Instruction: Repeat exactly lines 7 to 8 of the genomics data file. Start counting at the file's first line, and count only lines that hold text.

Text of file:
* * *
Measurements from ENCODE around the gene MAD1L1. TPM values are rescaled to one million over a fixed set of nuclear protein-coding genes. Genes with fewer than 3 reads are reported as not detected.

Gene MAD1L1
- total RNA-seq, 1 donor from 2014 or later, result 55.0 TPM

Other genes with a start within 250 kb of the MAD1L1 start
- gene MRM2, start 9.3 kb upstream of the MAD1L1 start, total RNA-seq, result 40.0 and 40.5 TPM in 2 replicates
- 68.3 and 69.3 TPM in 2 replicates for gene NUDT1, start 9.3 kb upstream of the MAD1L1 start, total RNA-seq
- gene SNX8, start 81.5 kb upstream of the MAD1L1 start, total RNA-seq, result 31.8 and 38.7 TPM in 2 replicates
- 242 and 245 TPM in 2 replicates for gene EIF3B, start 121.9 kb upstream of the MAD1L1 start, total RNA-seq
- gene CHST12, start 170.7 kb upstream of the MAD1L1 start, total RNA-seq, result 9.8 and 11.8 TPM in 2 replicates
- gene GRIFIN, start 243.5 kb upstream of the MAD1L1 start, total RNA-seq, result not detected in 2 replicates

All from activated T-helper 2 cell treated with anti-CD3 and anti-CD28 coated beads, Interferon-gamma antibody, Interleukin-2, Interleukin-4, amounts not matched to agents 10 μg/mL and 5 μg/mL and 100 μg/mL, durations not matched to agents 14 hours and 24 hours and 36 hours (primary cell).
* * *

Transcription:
- gene SNX8, start 81.5 kb upstream of the MAD1L1 start, total RNA-seq, result 31.8 and 38.7 TPM in 2 replicates
- 242 and 245 TPM in 2 replicates for gene EIF3B, start 121.9 kb upstream of the MAD1L1 start, total RNA-seq